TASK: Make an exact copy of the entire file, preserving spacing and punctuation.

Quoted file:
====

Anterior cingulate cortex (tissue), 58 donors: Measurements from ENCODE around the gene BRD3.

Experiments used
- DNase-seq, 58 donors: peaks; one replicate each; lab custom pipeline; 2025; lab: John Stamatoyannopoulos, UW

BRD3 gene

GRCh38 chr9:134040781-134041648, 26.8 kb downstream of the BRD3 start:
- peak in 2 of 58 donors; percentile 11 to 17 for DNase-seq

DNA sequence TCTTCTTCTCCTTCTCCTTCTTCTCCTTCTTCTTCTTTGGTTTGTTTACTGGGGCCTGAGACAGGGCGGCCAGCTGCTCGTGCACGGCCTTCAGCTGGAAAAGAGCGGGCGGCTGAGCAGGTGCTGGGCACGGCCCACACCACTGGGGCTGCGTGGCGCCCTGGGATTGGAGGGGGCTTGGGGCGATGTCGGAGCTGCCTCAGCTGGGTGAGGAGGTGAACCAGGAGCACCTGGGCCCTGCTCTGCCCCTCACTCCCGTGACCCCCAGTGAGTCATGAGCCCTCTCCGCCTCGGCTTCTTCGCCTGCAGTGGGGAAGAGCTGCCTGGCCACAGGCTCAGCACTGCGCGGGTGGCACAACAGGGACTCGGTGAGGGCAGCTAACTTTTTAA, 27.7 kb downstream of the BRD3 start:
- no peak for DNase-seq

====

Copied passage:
Anterior cingulate cortex (tissue), 58 donors: Measurements from ENCODE around the gene BRD3.

Experiments used
- DNase-seq, 58 donors: peaks; one replicate each; lab custom pipeline; 2025; lab: John Stamatoyannopoulos, UW

BRD3 gene

GRCh38 chr9:134040781-134041648, 26.8 kb downstream of the BRD3 start:
- peak in 2 of 58 donors; percentile 11 to 17 for DNase-seq

DNA sequence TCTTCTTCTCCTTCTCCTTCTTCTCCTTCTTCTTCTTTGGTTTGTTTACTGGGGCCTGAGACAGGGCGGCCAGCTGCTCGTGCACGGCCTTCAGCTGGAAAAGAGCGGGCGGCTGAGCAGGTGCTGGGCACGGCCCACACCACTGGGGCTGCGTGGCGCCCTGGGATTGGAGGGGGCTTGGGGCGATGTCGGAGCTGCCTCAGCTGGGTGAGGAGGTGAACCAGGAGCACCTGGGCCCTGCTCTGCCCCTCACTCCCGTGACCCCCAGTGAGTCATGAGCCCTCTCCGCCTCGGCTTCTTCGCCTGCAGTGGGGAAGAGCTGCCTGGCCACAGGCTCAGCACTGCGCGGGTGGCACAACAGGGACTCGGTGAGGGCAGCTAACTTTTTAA, 27.7 kb downstream of the BRD3 start:
- no peak for DNase-seq